Monday, July 30, 2012

Everything Has Its Price

Sometimes life forces each of us to face uncomfortable questions, but I never expected such a moment to occur at the grocery store.  It happened last weekend, walking out of Fred Meyer’s, looking at the receipt and unable to duck the obvious: “How did we spend $17 on grapes?!?”  Really, is that even possible?  Or have we entered an alternate universe where different laws of economics apply?  It wasn’t like we rolled out of the store with a wooden vat filled to the brim, ready to be stomped into wine in celebration of our small-village Italian heritage.  We bought two bunches, one red, one green.  And it cost $17.  There is a lesson to be gleaned there about household budgeting.

But rather than focus on important monetary lessons, I’ll focus instead on turning this blog into an insufferable online training log.  I noted in my last post that I’ve decided to do the Equinox again, a race with 3,000+ feet of climbing and descending, and that as a result, C and I travelled to Reno to do a training run.  Well, a week ago we realized that Anchorage is actually closer to the race course itself than to Nevada, so C and I took a weekend trip to Fairbanks and did a 15.5 mile run up and down Ester Dome.  The profile of that run looked something like this:

The run felt good, but came at a price.  To break up the drive north, we decided to camp in Cantwell.  In a sad comment on the frequency of our camping trips these days, we had not used our tent since our trip last year to McCarthy.  Following that trip, it became clear that the tent poles needed restringing, so we restrung them.  But we didn’t put them back into the tent stuff sack, a fact we discovered when it came time to set up the tent on our way to Fairbanks.  So we felled a dozen or more trees and bucked the timber into manageable logs, which we quickly stacked into a formidable wall.  We strung the fly into place minutes (really) before it started to rain.  It alternated between a drizzle and a hard rain for the course of the night, but we stayed dry.  No complaints with respect to the rain.  Lots of complaints with respect to the mosquitoes.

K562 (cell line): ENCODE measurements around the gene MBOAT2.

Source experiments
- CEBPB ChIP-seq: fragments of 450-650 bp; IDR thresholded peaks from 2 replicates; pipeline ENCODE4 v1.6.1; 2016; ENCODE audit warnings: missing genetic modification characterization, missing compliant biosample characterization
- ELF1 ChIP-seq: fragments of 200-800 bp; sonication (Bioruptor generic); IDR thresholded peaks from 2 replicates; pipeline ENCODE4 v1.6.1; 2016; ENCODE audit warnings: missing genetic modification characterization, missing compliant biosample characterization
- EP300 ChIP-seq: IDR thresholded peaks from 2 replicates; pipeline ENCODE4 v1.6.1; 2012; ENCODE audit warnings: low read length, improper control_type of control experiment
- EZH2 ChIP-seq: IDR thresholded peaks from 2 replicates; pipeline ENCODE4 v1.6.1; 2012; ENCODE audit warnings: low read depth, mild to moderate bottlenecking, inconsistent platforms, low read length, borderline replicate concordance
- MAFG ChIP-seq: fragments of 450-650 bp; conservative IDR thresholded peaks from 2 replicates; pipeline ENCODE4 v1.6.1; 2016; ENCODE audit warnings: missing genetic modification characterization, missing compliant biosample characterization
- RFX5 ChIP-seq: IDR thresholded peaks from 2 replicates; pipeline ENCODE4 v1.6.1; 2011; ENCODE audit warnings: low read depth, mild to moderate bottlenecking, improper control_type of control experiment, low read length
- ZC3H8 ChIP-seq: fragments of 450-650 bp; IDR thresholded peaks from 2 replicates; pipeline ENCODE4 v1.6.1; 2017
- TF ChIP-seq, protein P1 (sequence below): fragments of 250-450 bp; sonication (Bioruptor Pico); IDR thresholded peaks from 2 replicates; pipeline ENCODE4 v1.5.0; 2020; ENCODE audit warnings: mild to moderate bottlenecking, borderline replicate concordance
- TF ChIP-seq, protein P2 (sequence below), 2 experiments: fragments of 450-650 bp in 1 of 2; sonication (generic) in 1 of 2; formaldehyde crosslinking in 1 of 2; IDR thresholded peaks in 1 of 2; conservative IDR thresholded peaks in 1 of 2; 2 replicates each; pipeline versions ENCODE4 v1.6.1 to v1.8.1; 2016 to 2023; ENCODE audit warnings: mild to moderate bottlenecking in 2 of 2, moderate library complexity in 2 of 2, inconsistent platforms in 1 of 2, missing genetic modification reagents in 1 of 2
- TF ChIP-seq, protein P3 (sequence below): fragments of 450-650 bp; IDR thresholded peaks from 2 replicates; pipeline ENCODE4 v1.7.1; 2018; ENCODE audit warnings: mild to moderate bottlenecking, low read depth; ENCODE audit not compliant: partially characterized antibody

(C, looking out from our improvised tent)

I think I act like a non-lethal bug zapper, attracting bugs but unable to ring the death knell.  I slept with a head net, which was useless since the net rested snuggly against my skin.  The bites could not be counted.  I hardly slept at all, being driven slowly to madness by the incessant whine of swarming bugs.  Did you know that individual mosquitoes buzz at unique pitches?  I got to know several of them by sound.  C didn’t get a single bite, safe sleeping next to her mosquito magnet.

I certainly did not want to risk another night of bug bites, so we couldn’t go and run the Equinox course again.  But trips to Nevada are expensive.  So what is the alternative?  Well, it turns out that Anchorage has mountains.  So we found a run at home that looked like this:

And now my legs are tired.  I think I’ll rest them by counting grapes before we move them into a safe-deposit box.  If they keep, I may have just found a new source of retirement income.  

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